As art critic Yoon Soo Lee observed many years ago when introducing an exhibition of her works, “Anita Jung's art has been influenced by her life experiences; an upbringing on Chicago's Irish-Catholic south side, entering adulthood in the southwestern United States to her current parenting adventures in southeastern Tennessee. Her work utilizes printmaking, drawing and painting as media in order to juxtapose images. Her process relates to the concepts in her work dealing with the domestic realm of feminist and religious ideologies regarding veiling (covering/ uncovering), beauty(the decorative), nostalgia, and the cliché. By combining image fragments from art historical, social, personal, botanical and religious symbols she excavates, creates and records secret histories. Anita Jung's works of art are semi--autobiographical, deriving their narratives from the everyday. She is particularly interested in materials that transform the mundane into something special that produces a feeling of the familiar but becomes disorienting, a displacement of mind/body and time. She is interested in aspects of the ephemeral, the overlooked, the discarded, the backgrounds of our lives. Through exploring this aspect of the domestic sphere, the manifestation of nostalgia and longing come into focus and re-dissolve into abstraction. The desired remains intangible, allusive and fleeting, yet incessantly present.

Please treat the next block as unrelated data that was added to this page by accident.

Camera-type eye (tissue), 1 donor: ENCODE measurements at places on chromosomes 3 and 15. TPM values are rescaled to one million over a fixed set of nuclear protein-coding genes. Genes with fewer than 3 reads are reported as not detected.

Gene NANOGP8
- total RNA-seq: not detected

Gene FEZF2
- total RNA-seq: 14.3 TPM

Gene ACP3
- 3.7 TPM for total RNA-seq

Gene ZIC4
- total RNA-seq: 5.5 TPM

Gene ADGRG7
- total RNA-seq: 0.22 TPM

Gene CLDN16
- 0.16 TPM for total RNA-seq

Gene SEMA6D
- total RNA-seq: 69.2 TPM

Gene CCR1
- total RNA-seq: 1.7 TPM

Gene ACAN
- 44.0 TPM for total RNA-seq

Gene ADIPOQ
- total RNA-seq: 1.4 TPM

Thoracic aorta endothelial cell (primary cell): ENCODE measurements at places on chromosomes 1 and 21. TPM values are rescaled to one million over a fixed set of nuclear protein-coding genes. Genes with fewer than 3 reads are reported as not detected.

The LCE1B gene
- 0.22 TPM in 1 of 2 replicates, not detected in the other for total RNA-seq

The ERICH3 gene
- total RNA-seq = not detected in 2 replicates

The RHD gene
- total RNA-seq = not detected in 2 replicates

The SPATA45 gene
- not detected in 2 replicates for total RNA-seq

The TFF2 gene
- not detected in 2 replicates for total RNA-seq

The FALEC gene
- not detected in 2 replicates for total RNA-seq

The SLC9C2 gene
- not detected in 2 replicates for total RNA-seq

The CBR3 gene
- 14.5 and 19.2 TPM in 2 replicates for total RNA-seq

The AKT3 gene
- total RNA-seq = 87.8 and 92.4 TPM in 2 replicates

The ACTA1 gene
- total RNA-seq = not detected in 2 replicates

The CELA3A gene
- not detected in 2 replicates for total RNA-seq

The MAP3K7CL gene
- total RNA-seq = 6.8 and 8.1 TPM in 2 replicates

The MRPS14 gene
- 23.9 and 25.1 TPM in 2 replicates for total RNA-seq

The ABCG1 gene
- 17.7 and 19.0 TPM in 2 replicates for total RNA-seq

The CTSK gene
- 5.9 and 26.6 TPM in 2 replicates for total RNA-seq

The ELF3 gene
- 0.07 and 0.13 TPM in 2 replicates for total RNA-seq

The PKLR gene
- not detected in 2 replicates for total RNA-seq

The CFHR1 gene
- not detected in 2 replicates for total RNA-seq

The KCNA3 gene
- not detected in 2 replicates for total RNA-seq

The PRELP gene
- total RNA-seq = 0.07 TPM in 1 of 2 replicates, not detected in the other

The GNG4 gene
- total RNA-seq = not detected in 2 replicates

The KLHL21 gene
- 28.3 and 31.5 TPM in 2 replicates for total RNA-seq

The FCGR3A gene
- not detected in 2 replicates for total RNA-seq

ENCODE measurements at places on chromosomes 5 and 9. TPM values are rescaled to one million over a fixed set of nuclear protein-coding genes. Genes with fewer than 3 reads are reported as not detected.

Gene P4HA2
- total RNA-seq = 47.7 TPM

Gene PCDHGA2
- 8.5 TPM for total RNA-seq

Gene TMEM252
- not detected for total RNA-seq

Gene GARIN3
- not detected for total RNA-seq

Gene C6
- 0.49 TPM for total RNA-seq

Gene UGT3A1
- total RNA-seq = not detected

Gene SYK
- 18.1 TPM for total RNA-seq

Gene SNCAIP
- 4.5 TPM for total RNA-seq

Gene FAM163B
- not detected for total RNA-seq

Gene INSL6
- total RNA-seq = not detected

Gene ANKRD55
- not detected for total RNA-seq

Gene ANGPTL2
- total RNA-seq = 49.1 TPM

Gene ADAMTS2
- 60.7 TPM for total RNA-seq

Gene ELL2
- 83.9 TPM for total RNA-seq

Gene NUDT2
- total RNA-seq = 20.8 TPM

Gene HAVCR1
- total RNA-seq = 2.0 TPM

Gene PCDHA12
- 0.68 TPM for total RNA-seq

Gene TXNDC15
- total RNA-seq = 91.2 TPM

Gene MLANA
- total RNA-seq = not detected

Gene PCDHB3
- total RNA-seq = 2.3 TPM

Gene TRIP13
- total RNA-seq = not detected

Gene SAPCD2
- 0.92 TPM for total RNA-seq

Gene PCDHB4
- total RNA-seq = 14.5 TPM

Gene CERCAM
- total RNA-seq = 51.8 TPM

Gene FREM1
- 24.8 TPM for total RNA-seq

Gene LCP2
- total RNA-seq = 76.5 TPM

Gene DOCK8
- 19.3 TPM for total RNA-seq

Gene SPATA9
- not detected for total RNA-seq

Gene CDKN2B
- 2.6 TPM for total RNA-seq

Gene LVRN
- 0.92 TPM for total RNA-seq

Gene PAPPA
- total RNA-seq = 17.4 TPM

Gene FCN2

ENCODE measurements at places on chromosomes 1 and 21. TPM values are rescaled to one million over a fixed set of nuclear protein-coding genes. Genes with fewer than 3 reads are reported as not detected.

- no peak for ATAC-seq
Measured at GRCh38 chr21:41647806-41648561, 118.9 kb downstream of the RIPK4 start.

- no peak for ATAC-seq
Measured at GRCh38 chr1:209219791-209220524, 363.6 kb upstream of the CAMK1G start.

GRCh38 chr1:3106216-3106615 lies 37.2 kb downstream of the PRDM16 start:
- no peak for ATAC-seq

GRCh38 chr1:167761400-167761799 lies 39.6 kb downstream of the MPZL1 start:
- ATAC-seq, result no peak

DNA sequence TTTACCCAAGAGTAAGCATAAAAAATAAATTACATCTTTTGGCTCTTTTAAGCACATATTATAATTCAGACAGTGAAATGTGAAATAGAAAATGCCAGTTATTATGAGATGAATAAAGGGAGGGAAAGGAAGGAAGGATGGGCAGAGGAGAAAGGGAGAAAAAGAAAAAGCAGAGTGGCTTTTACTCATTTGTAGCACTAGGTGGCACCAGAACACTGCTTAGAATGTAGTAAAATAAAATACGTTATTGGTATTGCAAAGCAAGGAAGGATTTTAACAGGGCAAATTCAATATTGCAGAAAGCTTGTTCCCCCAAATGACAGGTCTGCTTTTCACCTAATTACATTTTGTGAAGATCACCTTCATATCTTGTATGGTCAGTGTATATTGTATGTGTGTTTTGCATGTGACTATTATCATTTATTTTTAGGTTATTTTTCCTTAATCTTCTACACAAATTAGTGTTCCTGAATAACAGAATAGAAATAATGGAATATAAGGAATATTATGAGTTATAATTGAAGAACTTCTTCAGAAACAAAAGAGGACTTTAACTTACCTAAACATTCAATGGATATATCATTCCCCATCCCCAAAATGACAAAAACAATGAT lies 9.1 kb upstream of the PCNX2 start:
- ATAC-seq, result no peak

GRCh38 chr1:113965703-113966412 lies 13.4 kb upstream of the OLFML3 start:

Anita Jung statement: “The role of beauty as well as the human impulse to beautify compels my works of art. The ephemeral nature of beauty, how it intersects with the manifestation of various power structures and binary gender codes and how the minutia of detail poses as the illusion of choice is the heart of my art. Commercially-made print stencils, collage elements and appliqués to denote a return to craft materials I used while growing-up are visible throughout the work. In a broad sense these materials reference women’s involvement in historical and contemporary craft practices. They allude to the secret histories of domestic lives, as well as referencing the tradition of domestic advice.